Back in June EE announced that it was going to let customers start gifting their unused monthly data to family members, giving it a new lease on life and preventing it from going to waste. But it seems that system had a pretty critical bug that would have let customers add an unlimited amount of data to an account without having to pay for it. As ever, the first we got to hear of it was after it's been fixed.
The thing about this bug was that it isn't the kind of thing just anyone could do by accident. It involved man-in-the-middle tools that intercepted server requests and let users switch recipient phone numbers with their own. That effectively let them duplicate the data allowances without having to pay any money. It was also possible to gift free data to other numbers, provided they'd already been linked to the original account.
This bug was spotted by security researcher The InfoSec Spider who reported it to TechCrunch. TechCrunch then passed the information onto EE, who had fixed the issue less than two days later. An EE spokesperson emphasised that the bug didn't actually put any user information at risk:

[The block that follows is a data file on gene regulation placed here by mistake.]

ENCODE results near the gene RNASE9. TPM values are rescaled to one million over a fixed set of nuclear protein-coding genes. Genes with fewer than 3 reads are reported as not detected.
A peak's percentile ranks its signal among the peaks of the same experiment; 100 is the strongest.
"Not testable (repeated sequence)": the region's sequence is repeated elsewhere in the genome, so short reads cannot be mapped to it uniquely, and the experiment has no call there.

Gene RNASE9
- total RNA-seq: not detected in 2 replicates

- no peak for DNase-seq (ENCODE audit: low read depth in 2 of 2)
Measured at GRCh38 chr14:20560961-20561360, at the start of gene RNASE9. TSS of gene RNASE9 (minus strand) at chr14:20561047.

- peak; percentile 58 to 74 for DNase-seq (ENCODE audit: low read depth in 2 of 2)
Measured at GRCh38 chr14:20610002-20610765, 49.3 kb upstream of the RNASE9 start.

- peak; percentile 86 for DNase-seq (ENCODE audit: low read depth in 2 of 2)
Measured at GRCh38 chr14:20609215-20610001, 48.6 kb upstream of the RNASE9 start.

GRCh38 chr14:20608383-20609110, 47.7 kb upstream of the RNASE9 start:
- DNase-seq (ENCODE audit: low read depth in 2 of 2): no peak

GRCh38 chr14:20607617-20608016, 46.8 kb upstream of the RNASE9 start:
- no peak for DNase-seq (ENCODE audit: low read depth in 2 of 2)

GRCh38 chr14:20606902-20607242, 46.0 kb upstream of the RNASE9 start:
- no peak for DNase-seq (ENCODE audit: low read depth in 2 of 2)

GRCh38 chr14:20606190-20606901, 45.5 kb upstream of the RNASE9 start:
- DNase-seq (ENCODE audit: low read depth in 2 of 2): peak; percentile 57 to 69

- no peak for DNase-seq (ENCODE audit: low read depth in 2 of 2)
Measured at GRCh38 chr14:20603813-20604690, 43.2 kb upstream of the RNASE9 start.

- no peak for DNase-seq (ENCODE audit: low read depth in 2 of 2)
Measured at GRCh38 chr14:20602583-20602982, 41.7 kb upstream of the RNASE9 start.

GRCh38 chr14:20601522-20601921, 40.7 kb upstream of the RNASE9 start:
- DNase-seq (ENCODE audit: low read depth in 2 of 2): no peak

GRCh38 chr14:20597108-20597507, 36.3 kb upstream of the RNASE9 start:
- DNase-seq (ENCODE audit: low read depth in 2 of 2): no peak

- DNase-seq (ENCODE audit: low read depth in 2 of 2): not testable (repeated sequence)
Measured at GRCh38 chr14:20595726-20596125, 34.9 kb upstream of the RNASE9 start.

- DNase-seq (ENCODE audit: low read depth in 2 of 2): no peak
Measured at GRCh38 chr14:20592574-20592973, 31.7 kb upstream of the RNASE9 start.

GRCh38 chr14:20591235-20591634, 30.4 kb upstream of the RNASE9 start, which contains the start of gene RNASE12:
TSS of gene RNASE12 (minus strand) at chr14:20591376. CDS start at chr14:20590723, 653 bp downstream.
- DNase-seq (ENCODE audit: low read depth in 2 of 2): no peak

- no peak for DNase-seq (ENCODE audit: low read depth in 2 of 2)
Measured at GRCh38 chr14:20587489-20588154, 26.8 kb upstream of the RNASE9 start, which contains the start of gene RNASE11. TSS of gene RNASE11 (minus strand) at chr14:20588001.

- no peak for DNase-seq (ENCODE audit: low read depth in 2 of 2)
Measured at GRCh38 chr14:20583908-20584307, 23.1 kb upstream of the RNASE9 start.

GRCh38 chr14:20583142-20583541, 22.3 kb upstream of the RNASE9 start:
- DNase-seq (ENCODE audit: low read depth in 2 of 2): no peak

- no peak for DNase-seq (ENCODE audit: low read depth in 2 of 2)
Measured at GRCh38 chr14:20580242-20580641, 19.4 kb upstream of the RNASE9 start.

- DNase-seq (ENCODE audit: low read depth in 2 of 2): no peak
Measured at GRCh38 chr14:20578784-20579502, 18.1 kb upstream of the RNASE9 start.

“Our customer data was never at risk as users could only increase the data on their own plan, or another number associated with their account, after they successfully logged into their account."
Naturally things could have been a lot worse for the network, especially given how much it charges for extra data. If this sort of thing had become public knowledge, who knows how many people would have tried to exploit it. This is why bug bounties exist, and are a good thing. [TechCrunch]